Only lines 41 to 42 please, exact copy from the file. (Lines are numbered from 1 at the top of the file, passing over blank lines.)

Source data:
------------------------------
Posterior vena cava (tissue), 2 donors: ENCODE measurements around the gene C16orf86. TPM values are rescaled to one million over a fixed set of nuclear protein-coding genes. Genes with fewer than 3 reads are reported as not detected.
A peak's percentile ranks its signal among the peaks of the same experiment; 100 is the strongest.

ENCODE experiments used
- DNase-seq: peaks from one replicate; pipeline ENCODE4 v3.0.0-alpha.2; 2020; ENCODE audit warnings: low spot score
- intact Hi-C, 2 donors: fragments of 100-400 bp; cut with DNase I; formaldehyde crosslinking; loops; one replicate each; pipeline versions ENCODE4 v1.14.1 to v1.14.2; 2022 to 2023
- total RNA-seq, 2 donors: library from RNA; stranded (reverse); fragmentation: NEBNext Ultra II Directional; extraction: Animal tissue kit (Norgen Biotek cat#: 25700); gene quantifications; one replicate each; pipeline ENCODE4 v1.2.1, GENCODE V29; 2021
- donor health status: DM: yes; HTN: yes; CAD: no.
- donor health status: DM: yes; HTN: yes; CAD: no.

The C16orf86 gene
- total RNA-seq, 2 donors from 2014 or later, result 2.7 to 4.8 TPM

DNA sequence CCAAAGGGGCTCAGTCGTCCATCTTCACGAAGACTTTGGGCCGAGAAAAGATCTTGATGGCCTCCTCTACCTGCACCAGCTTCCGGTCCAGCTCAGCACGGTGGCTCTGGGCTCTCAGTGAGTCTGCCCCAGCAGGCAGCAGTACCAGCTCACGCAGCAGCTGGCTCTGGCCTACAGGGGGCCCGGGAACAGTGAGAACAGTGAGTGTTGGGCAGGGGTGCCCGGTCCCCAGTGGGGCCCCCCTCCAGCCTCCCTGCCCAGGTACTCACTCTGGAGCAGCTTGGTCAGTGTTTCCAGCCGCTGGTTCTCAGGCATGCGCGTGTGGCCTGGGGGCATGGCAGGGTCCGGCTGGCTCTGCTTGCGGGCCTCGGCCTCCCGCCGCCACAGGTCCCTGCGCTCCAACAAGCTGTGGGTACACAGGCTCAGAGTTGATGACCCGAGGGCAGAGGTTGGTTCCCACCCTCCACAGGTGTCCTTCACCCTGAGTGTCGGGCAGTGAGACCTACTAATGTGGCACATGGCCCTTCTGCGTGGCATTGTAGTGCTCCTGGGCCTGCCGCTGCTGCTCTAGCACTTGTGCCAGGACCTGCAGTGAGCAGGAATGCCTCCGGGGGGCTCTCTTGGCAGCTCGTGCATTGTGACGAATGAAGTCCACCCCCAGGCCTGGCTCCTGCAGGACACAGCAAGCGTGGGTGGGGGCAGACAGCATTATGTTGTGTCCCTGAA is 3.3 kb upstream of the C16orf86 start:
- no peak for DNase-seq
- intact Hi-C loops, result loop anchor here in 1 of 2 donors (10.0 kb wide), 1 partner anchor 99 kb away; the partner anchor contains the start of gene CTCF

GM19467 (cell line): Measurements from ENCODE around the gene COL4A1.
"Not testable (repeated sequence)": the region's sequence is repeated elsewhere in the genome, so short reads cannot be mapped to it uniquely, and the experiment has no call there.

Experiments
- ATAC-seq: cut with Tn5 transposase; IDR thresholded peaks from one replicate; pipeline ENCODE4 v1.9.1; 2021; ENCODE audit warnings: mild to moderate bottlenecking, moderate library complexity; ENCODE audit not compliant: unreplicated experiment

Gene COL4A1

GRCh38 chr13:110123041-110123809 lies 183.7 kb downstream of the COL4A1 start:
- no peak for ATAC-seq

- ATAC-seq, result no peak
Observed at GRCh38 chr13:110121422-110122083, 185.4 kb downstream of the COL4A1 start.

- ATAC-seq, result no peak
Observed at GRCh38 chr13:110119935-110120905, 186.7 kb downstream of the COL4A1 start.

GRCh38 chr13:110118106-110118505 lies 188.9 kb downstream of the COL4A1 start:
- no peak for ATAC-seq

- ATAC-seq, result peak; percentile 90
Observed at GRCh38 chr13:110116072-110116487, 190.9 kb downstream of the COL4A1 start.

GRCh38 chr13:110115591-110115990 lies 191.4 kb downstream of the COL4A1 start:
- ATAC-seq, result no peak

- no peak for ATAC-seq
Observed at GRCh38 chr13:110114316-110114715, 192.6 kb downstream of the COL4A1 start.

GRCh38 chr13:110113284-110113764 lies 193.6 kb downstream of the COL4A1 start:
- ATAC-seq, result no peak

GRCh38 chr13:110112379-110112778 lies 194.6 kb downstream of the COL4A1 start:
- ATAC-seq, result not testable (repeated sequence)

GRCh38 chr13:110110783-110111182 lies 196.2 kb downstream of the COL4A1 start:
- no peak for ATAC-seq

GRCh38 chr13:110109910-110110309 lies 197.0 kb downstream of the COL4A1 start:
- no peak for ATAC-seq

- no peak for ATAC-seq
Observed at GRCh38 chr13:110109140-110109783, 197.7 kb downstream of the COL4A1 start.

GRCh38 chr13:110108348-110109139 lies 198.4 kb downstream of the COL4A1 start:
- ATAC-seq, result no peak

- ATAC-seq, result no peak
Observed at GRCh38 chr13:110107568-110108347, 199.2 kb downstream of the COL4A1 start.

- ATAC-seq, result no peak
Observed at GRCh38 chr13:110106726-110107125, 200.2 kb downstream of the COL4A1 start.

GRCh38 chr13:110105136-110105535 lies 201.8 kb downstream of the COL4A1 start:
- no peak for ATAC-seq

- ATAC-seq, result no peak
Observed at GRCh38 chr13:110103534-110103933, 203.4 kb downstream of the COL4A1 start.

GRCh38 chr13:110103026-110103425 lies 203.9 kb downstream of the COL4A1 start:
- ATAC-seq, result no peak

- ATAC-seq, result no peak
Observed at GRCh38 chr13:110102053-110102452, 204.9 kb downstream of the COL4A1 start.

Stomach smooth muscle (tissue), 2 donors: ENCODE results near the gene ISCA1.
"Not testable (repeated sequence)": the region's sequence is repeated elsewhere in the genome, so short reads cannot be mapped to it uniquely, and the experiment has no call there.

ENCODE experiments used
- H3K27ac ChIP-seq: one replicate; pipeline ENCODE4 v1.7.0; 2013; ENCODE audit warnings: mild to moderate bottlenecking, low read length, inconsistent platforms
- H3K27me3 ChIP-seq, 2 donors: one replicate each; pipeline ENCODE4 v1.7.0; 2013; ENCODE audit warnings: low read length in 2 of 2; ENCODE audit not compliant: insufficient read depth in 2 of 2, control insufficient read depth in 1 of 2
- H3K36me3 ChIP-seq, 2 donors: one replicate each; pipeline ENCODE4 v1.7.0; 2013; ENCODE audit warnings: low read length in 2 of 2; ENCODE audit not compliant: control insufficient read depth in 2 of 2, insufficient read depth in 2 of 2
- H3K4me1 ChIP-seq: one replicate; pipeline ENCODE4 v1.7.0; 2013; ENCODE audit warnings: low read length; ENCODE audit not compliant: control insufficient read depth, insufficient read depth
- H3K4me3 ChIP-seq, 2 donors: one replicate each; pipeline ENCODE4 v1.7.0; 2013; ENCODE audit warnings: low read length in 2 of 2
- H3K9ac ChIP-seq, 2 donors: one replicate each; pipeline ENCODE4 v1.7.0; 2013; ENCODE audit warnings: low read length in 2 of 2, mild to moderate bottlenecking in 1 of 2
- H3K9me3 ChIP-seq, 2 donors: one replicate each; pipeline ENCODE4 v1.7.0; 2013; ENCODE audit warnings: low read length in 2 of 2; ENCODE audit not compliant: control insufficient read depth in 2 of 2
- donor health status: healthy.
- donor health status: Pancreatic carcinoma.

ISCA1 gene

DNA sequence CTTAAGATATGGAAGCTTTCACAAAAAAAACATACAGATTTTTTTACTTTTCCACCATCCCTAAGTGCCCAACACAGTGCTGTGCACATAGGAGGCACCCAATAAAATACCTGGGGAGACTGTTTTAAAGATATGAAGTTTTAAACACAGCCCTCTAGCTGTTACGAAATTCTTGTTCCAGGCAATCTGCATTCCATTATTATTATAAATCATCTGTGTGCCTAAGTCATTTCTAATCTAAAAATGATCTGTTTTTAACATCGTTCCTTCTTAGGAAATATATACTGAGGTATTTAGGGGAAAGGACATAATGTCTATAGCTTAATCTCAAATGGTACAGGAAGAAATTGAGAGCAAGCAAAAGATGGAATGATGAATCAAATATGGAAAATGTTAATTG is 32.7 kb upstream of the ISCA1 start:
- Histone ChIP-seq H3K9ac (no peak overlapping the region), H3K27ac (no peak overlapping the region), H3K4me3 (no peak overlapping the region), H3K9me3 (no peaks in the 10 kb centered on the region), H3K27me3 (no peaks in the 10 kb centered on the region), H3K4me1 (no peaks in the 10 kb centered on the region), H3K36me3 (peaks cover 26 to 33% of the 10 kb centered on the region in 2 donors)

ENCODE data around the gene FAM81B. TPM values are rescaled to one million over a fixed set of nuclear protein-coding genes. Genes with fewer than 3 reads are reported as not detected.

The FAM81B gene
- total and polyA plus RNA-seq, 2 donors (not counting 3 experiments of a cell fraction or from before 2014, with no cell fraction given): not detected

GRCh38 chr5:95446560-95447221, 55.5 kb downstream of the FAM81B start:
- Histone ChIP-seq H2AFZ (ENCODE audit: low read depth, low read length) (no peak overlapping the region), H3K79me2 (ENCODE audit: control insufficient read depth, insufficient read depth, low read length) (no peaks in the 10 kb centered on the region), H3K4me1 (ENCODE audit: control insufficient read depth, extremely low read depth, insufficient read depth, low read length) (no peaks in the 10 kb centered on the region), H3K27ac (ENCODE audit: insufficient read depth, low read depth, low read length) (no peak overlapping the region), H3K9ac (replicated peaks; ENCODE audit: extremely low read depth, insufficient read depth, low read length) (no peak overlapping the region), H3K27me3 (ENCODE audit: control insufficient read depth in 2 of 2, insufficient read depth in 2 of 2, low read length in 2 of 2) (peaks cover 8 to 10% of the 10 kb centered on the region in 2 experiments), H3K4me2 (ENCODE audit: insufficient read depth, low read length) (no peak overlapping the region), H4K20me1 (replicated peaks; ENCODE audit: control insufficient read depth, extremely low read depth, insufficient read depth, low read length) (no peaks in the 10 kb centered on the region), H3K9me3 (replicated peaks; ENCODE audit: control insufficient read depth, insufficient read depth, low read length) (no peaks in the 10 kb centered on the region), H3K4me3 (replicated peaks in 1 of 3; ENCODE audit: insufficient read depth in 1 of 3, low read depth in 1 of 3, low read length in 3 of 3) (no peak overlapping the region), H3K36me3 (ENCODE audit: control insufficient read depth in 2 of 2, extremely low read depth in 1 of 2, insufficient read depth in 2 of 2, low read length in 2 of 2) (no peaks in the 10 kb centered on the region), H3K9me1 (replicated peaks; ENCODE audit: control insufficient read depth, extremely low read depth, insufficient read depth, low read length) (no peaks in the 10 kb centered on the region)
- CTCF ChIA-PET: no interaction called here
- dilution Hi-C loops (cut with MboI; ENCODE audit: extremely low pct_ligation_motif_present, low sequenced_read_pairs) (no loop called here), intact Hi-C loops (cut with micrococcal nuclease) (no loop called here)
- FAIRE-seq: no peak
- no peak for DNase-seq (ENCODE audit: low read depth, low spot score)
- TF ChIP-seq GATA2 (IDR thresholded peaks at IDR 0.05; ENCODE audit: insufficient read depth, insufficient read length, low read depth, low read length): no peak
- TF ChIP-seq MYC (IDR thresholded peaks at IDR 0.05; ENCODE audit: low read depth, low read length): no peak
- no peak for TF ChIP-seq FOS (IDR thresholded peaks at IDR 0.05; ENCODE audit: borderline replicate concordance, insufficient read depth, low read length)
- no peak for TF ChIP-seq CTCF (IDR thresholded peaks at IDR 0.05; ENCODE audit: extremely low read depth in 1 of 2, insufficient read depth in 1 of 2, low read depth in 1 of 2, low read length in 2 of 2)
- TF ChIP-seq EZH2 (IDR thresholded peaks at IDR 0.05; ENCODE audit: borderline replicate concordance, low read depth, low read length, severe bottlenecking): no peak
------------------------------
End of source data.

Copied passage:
- no peak for ATAC-seq
Observed at GRCh38 chr13:110109140-110109783, 197.7 kb downstream of the COL4A1 start.